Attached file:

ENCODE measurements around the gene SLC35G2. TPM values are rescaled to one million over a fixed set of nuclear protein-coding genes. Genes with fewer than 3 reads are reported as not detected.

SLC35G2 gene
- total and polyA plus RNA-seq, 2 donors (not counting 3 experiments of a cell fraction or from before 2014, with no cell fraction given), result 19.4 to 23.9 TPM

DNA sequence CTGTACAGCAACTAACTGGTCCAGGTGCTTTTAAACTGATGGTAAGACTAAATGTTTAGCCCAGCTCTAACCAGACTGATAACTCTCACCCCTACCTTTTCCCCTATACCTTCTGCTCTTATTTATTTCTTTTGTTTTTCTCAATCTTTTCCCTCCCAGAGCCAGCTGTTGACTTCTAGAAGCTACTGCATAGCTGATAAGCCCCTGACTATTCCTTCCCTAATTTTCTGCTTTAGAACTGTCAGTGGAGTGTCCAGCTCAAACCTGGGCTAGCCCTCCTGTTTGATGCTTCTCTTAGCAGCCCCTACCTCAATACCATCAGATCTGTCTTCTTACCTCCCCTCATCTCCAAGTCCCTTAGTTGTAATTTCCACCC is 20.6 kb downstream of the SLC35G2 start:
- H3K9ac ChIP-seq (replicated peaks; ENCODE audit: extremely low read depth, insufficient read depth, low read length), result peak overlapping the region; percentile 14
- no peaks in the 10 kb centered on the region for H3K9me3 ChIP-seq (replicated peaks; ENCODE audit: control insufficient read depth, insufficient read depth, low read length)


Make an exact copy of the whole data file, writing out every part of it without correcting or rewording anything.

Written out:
ENCODE measurements around the gene SLC35G2. TPM values are rescaled to one million over a fixed set of nuclear protein-coding genes. Genes with fewer than 3 reads are reported as not detected.

SLC35G2 gene
- total and polyA plus RNA-seq, 2 donors (not counting 3 experiments of a cell fraction or from before 2014, with no cell fraction given), result 19.4 to 23.9 TPM

DNA sequence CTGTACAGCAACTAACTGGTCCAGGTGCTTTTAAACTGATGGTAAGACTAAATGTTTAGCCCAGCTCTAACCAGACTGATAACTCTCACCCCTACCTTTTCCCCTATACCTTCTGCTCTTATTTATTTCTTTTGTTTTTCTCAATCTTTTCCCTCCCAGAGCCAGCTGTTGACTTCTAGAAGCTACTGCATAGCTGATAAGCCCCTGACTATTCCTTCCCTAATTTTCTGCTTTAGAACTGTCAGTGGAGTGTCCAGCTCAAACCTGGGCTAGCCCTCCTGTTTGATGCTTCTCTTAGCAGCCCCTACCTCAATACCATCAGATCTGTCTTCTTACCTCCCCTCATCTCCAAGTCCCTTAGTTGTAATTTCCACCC is 20.6 kb downstream of the SLC35G2 start:
- H3K9ac ChIP-seq (replicated peaks; ENCODE audit: extremely low read depth, insufficient read depth, low read length), result peak overlapping the region; percentile 14
- no peaks in the 10 kb centered on the region for H3K9me3 ChIP-seq (replicated peaks; ENCODE audit: control insufficient read depth, insufficient read depth, low read length)